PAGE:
Summary: The first of a two-part series on "The Rich Man and Lazarus," this is a salvation message that looks at the comfort of heaven in contrast to the agony of hell.

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--LUKE 16:19-31; PSALM 49:16-20; PSALM 52:5-7

To be a disciple of Jesus Christ, He must be number one in our lives. We’ve seen that emphasized so clearly these past several weeks in the teachings of Jesus found in this section of the Book of Luke. We first of all discovered that Jesus must be our first love; we cannot love anyone else more than we love Him and be His disciple. Last week saw that He is the owner of everything, we are only stewards or managers of His which resources He has entrusted to us including the money and material possessions He bestows on us for the meeting of our needs. Everything belongs to Him as the Creator; we are only caretakers of His property for the short time we are on this earth.

Our text builds on this previous teaching of Jesus. The One for whom you live your life today determines where you will spend eternity. How you live now determines what will happen to you when you die. This is clearly seen in the persons of Lazarus and the Rich Man.

Lazarus goes to heaven for eternity. Oftentimes in Church History the Rich Man has been called by the name of Dives, but neither Jesus nor Luke gave him that name. Dives is the Latin word for “Rich Man” which was the term used in the Latin Vulgate translation of the Greek text. The Medieval Church began to call him by that name. The Old African-American Spiritual “Poor Man Lazarus” sums up his live so appropriately:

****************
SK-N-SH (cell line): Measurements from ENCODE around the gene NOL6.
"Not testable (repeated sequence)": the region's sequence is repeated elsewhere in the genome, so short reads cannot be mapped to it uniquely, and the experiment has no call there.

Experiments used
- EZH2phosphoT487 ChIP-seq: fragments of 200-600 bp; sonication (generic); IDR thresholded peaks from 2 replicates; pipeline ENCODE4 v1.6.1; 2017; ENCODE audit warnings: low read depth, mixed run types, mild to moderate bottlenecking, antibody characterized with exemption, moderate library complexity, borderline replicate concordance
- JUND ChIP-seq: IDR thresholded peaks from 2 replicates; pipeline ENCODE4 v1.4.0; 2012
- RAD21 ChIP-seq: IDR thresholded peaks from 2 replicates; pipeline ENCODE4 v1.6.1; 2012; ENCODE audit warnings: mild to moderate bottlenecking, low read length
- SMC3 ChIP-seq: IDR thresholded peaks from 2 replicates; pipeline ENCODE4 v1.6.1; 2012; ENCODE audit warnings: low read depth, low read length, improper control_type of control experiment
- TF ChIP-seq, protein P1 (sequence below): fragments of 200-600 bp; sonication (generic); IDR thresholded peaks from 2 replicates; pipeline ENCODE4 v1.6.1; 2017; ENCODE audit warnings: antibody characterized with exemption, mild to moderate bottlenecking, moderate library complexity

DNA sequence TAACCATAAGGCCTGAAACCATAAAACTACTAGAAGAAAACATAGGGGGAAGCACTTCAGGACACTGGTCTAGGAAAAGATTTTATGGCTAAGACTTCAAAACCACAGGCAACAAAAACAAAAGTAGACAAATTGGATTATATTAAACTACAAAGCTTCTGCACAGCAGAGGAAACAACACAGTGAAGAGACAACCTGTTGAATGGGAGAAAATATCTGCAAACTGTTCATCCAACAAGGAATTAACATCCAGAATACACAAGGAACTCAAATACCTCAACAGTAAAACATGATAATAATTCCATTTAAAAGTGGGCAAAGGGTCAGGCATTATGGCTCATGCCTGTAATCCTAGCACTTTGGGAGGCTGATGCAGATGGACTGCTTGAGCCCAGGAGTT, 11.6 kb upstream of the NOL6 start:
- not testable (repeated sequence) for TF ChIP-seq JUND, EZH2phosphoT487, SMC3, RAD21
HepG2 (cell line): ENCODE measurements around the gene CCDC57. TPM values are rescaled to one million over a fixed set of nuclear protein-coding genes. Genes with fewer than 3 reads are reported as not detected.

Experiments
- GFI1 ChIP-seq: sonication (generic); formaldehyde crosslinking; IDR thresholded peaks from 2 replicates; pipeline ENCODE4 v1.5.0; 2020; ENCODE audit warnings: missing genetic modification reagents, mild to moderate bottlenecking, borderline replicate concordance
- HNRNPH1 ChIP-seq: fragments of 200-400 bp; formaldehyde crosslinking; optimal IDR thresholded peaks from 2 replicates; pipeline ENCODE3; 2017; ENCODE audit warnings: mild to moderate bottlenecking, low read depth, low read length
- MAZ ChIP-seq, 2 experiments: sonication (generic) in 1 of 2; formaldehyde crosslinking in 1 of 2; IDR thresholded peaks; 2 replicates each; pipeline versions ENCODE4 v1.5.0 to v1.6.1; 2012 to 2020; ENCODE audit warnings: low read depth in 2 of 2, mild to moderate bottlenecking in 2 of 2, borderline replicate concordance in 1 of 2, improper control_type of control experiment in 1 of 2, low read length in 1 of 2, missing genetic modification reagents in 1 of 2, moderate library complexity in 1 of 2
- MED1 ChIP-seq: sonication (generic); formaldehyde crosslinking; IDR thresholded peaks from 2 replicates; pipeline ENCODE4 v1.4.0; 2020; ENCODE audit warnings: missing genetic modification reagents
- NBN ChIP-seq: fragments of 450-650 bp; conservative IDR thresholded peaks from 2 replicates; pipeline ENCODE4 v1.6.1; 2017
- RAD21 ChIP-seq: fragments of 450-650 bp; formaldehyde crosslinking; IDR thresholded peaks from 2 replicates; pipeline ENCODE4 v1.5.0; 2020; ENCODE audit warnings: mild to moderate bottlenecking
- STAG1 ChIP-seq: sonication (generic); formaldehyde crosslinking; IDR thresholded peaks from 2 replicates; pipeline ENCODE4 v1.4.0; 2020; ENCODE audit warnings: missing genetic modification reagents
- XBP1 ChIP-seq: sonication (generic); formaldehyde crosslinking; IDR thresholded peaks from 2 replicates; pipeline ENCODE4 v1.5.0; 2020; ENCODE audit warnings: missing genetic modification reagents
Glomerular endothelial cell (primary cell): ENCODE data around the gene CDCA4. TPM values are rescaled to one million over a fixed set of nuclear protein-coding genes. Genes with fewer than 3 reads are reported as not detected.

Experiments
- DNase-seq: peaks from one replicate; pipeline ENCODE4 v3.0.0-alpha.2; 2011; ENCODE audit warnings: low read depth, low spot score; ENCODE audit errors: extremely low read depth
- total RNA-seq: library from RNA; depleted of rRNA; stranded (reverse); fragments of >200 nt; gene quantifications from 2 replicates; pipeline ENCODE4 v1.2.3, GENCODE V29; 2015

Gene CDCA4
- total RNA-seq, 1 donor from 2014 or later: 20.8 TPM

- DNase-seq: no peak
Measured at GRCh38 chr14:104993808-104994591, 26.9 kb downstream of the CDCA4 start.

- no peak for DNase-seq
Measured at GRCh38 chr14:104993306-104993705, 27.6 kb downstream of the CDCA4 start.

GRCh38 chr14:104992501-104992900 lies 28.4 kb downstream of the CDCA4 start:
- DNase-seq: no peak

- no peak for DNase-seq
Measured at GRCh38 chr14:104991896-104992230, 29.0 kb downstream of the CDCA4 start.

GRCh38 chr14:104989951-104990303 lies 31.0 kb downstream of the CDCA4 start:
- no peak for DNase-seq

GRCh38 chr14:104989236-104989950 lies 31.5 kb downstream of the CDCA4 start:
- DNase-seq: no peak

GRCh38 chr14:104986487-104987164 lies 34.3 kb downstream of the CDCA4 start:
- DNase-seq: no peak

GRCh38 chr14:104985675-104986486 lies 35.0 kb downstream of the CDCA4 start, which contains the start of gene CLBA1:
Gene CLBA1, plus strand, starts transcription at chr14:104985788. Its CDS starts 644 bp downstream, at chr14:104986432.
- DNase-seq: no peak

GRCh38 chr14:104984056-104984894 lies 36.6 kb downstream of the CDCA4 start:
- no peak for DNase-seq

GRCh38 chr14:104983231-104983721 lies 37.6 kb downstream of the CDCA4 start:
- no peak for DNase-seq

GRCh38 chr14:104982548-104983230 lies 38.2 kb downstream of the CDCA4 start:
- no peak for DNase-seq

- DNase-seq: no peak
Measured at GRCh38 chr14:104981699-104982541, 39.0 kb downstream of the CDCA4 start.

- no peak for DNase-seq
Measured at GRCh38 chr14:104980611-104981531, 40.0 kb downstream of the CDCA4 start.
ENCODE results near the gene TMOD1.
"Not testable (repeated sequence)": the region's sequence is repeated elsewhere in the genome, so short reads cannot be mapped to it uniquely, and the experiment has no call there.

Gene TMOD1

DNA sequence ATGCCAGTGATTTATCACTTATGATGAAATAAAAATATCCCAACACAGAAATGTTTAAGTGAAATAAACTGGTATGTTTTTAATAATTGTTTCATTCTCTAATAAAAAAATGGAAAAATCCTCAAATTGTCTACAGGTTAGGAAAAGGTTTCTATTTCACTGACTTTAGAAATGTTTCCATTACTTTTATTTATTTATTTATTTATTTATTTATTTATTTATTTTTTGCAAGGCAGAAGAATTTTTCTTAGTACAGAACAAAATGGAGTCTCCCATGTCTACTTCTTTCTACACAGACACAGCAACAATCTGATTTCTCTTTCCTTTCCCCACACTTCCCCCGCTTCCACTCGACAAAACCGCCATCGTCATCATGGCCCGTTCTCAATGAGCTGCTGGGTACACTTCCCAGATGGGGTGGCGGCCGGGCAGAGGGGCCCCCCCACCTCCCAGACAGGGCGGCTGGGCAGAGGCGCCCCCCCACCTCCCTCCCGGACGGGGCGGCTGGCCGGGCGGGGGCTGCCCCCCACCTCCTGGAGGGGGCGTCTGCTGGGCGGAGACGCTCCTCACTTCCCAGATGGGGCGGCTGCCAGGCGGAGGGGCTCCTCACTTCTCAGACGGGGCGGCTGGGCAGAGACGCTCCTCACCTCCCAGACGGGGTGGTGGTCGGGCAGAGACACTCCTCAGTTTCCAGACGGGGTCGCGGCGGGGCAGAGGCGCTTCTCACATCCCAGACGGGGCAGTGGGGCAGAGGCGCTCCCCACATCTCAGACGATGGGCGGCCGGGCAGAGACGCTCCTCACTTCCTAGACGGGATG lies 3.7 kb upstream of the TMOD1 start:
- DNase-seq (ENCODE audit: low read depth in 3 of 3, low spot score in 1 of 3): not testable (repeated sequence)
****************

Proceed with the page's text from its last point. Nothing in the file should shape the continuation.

“Rich Man Dives, he lives so well,

And when he died he went straight to hell.”

What do these two individuals teach us about heaven and hell?

In today’s society Lazarus would be a homeless person. The Scriptures call him a beggar, a word which describes someone who is absolutely poor and helpless. He was completely destitute. Having no food or shelter, he was totally impoverished. He had a “longing to eat what fell from the rich man’s table.” He “was covered with sores,” so he was in poor health. In the New Testament blind people and paralytics usually became beggars. Our text says that Lazarus “was laid at the Rich Man’s Gate” implying other people had to lay him at the gate of the rich man’s house each day; so there is a probability that he suffered from paralysis or was crippled in some way. Like Job in the Old Testament his body “was covered with sores,” and the only medical attention and sympathy he received was through the dogs which “came and licked his sores.”

The Rich Man provides a stark contrast to Lazarus. Verse 19 tells us he was “dressed in purple and fine linen and lived in luxury every day.” His home was The White House or Buckingham Palace. He lacked nothing. He had everything one could of “this world’s goods.” He was abundantly wealthy. He wore designer clothes from Claiborne, Cole Haan, Perry Ellis, Polo, and Calvin Klein. “Purple and fine linen” were the top lines of that day. In fact, purple was so expensive that only royalty could usually afford it.

This rich man had a serious problem. He had chosen the wrong priorities in life, and the only honest obituary that could be written for him in the end was just one sentence: “The rich man also died and was buried.” Maybe this is the same rich man Jesus earlier mentions in Luke 12:19-21:

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